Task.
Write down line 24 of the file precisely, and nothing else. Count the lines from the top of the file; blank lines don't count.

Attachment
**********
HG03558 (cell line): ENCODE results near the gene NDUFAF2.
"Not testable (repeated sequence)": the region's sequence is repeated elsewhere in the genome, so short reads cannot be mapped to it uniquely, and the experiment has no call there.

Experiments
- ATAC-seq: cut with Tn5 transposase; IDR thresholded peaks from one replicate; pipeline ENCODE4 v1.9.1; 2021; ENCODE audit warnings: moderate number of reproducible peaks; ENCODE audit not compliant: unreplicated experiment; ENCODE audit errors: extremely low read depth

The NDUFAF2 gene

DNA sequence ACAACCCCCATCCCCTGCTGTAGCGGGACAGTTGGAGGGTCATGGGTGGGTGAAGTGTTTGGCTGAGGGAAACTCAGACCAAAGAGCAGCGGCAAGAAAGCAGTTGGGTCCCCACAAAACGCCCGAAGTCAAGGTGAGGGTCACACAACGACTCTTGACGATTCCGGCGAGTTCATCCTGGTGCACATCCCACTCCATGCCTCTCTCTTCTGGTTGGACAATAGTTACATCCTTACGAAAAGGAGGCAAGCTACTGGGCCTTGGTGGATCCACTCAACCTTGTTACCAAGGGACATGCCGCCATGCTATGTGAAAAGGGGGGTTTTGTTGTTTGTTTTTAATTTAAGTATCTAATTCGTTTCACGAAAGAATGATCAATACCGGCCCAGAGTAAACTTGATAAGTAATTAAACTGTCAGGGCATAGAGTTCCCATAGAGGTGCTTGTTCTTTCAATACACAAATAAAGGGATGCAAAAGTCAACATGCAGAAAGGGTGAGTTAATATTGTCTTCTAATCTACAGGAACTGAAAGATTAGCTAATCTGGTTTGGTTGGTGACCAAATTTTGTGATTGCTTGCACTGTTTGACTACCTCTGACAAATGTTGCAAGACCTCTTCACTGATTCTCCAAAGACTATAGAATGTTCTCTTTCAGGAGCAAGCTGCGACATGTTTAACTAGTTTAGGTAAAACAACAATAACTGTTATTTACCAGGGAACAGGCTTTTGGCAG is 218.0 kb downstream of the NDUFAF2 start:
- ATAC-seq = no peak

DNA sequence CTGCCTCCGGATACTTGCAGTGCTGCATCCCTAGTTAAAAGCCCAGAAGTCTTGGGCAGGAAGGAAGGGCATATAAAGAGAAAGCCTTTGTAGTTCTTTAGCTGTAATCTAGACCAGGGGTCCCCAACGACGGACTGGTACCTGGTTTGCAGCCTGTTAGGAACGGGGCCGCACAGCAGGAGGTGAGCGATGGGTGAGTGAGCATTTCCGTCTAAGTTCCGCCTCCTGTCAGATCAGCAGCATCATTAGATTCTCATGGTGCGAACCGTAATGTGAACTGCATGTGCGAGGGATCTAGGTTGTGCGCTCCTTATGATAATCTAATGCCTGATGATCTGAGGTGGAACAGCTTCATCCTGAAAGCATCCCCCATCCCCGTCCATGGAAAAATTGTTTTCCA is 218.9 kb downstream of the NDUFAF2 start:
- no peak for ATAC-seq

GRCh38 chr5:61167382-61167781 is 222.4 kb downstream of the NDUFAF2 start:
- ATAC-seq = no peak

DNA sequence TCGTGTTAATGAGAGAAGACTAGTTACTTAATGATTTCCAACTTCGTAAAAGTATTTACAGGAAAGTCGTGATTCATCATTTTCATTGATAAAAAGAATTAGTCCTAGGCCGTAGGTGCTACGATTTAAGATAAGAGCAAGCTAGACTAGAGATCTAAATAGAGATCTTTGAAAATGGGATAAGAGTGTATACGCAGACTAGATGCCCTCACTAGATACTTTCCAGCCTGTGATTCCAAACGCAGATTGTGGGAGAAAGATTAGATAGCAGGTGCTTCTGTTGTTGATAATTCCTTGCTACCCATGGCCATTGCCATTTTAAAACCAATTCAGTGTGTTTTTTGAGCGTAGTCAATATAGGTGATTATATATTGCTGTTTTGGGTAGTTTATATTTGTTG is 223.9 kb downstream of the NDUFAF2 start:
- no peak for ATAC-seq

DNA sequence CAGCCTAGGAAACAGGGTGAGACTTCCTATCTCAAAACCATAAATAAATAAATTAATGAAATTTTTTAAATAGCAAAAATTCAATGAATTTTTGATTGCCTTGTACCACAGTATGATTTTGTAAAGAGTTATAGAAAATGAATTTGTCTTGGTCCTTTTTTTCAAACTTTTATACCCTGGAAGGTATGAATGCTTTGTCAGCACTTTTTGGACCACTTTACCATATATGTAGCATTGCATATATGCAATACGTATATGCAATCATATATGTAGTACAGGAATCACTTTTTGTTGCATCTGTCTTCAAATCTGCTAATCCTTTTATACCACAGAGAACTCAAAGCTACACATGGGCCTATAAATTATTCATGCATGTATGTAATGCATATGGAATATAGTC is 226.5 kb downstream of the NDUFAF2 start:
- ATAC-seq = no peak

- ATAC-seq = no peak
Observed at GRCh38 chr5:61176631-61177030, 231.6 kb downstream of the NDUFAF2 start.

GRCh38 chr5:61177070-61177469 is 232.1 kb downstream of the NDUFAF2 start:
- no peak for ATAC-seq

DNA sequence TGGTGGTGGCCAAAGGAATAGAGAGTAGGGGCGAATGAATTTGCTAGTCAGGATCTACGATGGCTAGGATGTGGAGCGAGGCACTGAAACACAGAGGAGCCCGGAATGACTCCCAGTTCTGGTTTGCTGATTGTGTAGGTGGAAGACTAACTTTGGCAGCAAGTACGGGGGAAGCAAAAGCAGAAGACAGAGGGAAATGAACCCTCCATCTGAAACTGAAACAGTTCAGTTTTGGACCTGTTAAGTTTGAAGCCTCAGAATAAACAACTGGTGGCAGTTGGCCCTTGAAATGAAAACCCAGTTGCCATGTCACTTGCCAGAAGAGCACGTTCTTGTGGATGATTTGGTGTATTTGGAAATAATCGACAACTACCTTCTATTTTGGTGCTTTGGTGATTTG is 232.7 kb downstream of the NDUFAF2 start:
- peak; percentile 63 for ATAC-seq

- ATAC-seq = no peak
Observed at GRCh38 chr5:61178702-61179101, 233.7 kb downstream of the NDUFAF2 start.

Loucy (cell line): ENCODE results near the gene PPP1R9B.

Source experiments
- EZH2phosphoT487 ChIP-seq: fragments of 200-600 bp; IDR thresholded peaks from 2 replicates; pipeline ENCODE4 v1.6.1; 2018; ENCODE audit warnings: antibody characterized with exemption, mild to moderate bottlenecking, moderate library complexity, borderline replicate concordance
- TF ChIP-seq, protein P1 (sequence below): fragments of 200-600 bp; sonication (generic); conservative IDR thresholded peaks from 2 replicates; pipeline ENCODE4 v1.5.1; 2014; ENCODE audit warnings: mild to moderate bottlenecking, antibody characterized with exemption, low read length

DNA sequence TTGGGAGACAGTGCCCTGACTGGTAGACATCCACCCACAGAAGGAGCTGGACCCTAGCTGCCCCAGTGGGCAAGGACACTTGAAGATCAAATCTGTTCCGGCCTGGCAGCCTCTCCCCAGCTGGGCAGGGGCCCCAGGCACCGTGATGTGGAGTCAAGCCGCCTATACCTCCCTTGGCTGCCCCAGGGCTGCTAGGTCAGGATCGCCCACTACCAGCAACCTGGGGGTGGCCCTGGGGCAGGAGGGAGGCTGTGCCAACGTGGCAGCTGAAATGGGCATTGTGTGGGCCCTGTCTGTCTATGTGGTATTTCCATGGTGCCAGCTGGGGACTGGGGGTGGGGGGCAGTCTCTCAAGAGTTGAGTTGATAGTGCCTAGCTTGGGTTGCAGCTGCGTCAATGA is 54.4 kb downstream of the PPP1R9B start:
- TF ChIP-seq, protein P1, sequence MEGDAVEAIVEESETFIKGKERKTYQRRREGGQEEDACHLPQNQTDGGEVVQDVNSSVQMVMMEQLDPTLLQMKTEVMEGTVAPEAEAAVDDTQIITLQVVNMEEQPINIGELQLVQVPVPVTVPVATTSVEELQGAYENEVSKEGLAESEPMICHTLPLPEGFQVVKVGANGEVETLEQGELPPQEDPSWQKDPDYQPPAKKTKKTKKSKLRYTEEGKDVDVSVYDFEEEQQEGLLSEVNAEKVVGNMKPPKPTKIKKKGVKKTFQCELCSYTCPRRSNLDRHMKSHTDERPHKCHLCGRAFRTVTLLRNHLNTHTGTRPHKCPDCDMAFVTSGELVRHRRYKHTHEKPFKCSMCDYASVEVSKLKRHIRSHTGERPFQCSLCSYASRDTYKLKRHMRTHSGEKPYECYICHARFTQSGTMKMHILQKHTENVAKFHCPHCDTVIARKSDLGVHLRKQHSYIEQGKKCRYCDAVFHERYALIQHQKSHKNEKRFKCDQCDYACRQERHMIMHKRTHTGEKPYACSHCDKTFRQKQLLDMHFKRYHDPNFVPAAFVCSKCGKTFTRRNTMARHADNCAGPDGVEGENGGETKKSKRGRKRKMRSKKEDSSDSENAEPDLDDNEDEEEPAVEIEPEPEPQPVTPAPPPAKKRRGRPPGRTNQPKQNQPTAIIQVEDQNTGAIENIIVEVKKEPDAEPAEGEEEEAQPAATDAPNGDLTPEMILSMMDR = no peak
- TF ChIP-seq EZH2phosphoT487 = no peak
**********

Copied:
Loucy (cell line): ENCODE results near the gene PPP1R9B.